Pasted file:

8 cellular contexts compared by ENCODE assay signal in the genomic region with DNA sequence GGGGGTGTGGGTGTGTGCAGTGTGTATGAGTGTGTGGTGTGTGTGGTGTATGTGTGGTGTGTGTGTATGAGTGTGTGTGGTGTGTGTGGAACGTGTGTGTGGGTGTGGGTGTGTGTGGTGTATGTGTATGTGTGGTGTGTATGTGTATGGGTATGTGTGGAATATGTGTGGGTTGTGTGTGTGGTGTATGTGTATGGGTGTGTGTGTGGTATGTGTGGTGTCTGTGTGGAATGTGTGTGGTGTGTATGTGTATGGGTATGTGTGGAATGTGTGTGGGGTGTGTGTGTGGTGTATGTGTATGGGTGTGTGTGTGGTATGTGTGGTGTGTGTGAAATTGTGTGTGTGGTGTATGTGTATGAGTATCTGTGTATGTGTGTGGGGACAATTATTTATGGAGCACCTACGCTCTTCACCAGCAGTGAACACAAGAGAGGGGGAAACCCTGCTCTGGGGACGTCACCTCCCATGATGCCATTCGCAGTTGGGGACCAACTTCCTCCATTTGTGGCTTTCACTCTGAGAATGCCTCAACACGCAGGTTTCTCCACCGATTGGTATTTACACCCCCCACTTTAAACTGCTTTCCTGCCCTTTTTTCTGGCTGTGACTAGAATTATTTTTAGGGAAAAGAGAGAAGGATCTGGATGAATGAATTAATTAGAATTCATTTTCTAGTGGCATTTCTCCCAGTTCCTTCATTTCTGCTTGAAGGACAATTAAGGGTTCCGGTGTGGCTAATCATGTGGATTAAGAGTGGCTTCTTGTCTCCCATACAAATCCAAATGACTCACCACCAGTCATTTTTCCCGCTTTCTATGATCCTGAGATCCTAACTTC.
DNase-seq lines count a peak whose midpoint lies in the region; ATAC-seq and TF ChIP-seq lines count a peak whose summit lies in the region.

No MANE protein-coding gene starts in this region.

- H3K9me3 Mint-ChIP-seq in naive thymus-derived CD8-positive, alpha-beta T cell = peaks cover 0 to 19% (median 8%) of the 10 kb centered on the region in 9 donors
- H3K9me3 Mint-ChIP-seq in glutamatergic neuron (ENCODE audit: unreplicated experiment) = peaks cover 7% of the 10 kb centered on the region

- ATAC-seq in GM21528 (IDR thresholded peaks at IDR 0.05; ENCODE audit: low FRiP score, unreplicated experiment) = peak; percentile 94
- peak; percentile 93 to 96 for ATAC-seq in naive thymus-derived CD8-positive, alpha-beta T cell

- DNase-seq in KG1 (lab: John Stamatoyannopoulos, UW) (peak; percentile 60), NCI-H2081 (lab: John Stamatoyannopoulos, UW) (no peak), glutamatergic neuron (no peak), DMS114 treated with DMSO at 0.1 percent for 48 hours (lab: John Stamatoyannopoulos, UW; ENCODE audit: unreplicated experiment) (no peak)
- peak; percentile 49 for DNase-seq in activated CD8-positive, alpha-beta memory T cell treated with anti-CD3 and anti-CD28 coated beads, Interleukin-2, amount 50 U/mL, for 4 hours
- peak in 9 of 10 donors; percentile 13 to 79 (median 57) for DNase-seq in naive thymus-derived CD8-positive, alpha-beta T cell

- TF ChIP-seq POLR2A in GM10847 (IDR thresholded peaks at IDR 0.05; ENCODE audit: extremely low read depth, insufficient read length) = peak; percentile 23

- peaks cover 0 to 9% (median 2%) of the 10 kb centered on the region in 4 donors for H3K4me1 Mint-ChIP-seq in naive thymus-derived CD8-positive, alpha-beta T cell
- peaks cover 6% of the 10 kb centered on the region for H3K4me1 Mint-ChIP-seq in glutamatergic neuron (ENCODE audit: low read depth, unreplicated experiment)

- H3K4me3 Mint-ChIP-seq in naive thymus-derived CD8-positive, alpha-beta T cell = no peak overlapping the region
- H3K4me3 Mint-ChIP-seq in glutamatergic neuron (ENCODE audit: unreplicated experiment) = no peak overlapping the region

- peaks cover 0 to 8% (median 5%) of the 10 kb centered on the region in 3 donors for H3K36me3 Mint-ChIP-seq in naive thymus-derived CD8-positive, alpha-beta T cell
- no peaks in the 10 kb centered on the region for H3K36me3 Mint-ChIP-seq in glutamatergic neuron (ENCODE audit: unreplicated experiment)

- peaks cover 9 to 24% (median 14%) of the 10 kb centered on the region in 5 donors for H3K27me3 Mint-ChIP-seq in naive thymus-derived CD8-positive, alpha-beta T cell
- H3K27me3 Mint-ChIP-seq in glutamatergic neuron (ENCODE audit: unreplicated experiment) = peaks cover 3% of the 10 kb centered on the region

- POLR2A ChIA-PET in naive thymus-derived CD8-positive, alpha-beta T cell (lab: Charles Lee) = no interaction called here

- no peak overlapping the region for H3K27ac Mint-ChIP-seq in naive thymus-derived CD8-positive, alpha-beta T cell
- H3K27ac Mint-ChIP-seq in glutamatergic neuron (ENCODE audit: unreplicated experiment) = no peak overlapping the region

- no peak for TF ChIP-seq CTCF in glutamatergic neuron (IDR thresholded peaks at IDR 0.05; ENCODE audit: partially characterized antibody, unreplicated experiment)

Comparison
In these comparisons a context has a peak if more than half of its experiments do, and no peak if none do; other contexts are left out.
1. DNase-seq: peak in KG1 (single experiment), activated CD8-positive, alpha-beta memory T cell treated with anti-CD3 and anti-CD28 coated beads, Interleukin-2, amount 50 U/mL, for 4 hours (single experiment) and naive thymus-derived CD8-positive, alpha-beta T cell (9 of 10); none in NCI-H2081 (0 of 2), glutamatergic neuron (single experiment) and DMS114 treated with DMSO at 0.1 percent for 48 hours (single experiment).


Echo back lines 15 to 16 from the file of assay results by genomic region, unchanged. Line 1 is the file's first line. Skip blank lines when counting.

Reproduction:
- H3K4me3 Mint-ChIP-seq in glutamatergic neuron (ENCODE audit: unreplicated experiment) = no peak overlapping the region

- peaks cover 0 to 8% (median 5%) of the 10 kb centered on the region in 3 donors for H3K36me3 Mint-ChIP-seq in naive thymus-derived CD8-positive, alpha-beta T cell